What do these folks have in common? (a reprise)

The following post was written almost eight years ago. While more states and cities have increased their minimum wages and the Affordable Car Act helps greatly, this post remains relevant.

The following people have something in common. Please scroll down the series of descriptions and let me know what is common for all of them. The names of have been changed to protect their confidentiality, but the stories are very real.

Anna is working as an office manager working full-time making $8.00 per hour. She has is separated due to a domestic violence situation and has two children.

Hope is working two jobs – one full-time as an Administrative Assistant making $11.75 and the other part-time as an intake specialist at a Human Services agency making $11.00 an hour. She is also separated due to a domestic violence situation and has four children.

Julie is working full-time as a CSR (Customer Service Representative) for a bank making just over $14 an hour. She is unmarried with three children.

Nina is working full-time as a CSR for a utility company making $12.25 an hour. She is unmarried with one child.

Sarina is an assistant manager at a fast food restaurant making $12 an hour. She is unmarried with three kids.

Paul is working full-time on a cleaning crew making $11.00 an hour. He is unmarried with one child.

Carrie and Michael are married with four kids. Michael was laid off and Carrie is working in hospitality at a local hotel making $9.00 an hour.

Felicia is a Certified Nursing Assistant making $9.60 an hour at a hospital. She is unmarried and has one child.

Dedrick is a full-time security guard making $9.25 an hour. He is unmarried with three children.

Cassandra is working two part-time jobs, one as an afterschool teacher assistant making $11.25 per hour and the other as a retail clerk for a discount company making $7.95 per hour. She is unmarried with two children.

Terry is working as a public school teacher assistant making $11.00 an hour. She is unmarried with one child.

I could go on, but let me ask the question. What do these folks have in common? They are all homeless. When I tell people that the homeless people the agency I volunteer with have jobs, these people do not believe me at first. How can they be working and be homeless? It takes some people time for that to sink in. In fact, 84% of the families we help are working. The median wage for those 84% is $9.00 an hour. I purposefully used higher figures to illustrate a point – you can make above the living wage for an individual, but still be homeless if you are a parent. The living wage in my area for an individual is around $10.00 an hour and for a one-parent, one-child family is around $19.00 per hour.

There are five additional things I want to mention that are important to understanding, preventing and climbing out of poverty:

  • Family size is highly correlated with poverty. We must do a better job on family planning and providing birth control means and education. For my evangelical readers, your kids are going to be tempted to have sex. Please do not preach a message of abstinence alone. Teach girls how to say no. Teach boys to treat girls as more than sex objects and that no means no. But, let them know that if they must have a sexual relationship, to use protection.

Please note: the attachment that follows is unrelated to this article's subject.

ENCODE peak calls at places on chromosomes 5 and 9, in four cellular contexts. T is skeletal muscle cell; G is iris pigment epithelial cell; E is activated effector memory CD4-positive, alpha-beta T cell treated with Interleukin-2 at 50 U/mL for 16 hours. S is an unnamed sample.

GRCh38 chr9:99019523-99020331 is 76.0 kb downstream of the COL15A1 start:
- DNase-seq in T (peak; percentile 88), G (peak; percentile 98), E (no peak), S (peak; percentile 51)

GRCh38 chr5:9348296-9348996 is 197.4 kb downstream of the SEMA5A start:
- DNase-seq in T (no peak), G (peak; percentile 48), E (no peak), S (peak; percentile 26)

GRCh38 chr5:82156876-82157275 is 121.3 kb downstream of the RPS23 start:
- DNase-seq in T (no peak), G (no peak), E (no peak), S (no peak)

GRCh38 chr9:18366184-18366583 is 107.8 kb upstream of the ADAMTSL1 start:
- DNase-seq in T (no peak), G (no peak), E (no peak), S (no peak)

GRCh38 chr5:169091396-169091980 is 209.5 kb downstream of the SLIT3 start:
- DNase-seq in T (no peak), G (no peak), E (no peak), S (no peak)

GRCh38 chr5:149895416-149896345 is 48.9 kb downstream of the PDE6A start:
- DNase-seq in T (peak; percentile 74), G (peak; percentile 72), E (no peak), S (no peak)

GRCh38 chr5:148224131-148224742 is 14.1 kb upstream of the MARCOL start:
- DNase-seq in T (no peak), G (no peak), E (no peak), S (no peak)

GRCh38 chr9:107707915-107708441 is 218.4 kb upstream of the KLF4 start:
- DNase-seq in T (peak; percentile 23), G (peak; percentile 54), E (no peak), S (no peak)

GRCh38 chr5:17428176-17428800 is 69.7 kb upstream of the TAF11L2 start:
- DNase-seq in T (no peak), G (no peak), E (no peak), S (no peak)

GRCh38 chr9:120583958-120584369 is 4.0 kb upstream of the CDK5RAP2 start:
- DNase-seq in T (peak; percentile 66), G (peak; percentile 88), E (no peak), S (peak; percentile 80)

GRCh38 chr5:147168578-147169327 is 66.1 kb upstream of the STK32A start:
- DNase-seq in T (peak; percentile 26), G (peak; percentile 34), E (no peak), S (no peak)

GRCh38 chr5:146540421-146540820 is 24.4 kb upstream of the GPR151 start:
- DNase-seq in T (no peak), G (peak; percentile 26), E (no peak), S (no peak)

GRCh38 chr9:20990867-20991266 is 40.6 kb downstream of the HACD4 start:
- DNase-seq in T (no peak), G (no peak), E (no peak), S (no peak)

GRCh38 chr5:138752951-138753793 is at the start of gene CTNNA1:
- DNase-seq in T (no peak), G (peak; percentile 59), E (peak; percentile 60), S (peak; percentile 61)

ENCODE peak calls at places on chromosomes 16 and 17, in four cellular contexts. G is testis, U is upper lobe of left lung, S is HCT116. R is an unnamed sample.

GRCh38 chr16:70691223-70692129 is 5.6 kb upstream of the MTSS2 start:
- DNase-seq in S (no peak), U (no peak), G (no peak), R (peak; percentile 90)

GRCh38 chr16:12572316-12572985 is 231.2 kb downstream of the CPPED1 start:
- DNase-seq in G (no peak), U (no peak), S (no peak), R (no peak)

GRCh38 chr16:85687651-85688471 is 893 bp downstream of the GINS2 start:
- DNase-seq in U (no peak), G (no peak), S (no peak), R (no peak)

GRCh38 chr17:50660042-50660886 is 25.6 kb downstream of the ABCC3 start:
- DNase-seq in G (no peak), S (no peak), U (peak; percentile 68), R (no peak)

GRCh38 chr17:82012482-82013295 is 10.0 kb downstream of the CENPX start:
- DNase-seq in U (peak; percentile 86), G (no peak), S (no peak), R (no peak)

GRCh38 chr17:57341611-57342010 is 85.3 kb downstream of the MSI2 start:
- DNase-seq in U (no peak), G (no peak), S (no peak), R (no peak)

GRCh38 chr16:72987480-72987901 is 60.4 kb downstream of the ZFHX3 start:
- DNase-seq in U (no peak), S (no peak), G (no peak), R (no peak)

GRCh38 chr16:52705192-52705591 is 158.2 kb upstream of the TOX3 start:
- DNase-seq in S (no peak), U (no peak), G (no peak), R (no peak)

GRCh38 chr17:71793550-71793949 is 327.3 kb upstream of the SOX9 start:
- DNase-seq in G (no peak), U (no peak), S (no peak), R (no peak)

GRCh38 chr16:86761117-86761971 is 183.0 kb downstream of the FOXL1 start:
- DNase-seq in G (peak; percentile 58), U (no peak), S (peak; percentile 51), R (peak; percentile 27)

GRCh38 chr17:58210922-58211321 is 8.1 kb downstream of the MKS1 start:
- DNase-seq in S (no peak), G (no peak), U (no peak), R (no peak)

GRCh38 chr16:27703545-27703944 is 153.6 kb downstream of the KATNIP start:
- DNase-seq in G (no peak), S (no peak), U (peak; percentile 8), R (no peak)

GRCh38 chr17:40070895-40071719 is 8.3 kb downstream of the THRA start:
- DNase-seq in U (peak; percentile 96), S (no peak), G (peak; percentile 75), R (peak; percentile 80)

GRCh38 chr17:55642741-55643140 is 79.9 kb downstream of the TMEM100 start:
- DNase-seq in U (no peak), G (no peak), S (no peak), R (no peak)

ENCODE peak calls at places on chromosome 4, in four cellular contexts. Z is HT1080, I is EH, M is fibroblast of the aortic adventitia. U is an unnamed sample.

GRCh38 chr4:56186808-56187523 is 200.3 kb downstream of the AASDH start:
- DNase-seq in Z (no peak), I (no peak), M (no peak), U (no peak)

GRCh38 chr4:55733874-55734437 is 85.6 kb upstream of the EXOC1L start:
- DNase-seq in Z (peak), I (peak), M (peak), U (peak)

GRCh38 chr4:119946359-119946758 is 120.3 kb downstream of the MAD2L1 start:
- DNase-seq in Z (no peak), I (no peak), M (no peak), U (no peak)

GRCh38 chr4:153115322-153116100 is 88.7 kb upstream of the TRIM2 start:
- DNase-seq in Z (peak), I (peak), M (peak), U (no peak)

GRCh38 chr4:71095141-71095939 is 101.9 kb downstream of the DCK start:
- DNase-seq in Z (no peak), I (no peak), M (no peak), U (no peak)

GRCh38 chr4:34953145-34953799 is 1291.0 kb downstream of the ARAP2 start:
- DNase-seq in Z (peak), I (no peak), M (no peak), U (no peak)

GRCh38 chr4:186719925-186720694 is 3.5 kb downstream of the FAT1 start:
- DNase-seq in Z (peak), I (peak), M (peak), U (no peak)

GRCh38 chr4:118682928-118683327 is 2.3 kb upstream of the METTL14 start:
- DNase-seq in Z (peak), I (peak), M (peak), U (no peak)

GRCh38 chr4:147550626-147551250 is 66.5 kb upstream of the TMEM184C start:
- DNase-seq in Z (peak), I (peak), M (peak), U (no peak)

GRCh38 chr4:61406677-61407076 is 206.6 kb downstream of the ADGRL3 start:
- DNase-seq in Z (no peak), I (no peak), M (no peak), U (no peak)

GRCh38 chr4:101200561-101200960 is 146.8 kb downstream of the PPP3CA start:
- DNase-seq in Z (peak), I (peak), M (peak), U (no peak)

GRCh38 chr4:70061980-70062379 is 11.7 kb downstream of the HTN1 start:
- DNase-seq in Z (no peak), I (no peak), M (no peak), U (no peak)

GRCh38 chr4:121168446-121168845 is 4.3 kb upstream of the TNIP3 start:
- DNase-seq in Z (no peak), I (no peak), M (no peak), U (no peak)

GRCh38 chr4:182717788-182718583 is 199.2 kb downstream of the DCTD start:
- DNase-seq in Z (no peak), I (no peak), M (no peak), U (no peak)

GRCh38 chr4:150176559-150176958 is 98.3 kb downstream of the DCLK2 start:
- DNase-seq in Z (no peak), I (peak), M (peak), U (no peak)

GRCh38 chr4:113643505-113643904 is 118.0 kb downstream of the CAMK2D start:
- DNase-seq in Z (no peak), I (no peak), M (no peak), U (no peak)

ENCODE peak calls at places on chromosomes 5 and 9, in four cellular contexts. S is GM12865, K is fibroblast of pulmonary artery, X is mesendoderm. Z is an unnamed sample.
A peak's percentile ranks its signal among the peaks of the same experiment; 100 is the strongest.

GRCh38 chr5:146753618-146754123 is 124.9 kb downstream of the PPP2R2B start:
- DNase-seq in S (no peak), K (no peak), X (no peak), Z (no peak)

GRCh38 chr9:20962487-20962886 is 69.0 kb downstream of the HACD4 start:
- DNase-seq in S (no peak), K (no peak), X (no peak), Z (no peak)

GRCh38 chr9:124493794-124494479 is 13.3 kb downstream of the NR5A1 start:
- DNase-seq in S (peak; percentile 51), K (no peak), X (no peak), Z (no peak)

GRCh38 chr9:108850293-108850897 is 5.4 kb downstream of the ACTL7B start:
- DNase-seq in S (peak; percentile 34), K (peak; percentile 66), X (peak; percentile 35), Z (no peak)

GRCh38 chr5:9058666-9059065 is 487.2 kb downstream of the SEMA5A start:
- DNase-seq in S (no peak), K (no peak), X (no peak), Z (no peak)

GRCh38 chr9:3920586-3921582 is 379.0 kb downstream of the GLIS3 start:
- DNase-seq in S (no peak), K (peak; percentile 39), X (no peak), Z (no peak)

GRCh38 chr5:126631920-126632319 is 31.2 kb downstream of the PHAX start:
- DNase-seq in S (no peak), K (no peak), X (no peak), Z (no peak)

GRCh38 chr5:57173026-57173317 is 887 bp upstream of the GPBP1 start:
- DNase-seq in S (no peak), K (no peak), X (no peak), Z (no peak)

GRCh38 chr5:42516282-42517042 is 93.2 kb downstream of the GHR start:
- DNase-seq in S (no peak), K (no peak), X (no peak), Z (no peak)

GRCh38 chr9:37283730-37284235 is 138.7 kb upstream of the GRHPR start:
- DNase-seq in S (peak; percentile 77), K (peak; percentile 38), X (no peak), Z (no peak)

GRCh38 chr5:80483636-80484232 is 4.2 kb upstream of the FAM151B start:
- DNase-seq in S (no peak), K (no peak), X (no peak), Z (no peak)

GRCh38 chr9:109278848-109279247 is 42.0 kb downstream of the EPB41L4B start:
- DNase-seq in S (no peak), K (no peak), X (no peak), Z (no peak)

• Education is key. While the economic downturn altered this statement with layoffs and downsizings, for the most part, the higher your education, the less likely you are to be homeless. For kids that fall off the track, getting them back in school or on a path to a GED is essential. Fortunately, the community college systems in cities and regions do a pretty good job at getting people educated and developed with new career skills.
  • Healthcare is very important. The absence of healthcare is the key reason for personal bankruptcy in the US and an important reason for homelessness. People cannot afford their employer plan and one of the kids get sick or has an issue. Or, the parent stopped taking his or her medications due to cost and the resulting physical or mental issue causes a problem for the family or on the job. Fully implementing Obamacare will help, but the states who did not expand Medicaid need to do so.
  • Minimum wage needs to at least be the living wage for an individual. The homeless we help work hard, sometimes at more than one job. People like to say that increasing the minimum wage impacts the number of jobs. To be honest, most studies do not support that contention. We need to increase the minimum wage to the living wage for an individual. These jobs perpetuate poverty (please read “Nickeled and Dimed in America” by Barbara Ehrenreich). Short of that, we need to increase it more than it is now and graduate it to a higher level. Yet, the same people who decry people on welfare, also don’t want to pay people for an honest day’s work. If we pay people better and not like an economic slave, then the economy will actually flourish more.
  • Domestic violence is real. About 30% of the people in our program have come out of an abusive relationship. So, the spouse is making due without one of the incomes (for the most part) as well as dealing with a court-ordered spouse to stay away from her and the kids. I have said this before. If you are in an abusive relationship – leave. He will not change – leave. He will move beyond verbal abuse and it will become physical – leave. For the sake of your kids – leave. You can live a more normal life. Domestic violence is about power and control. It is difficult, but please leave.

Our agency is built with a model of helping people climb a ladder out of homelessness. The past fiscal year, 91% of our families were back to self-sufficiency in 21 months.  We provide rental subsidies based on their ability to pay, but they must work with a social worker and meet certain milestones. We also offer Hope Teams to mentor the family and kids. We do not do for them what they can do for themselves, so they must have a savings plan, take classes on Bridges Out of Poverty, and achieve certain milestones.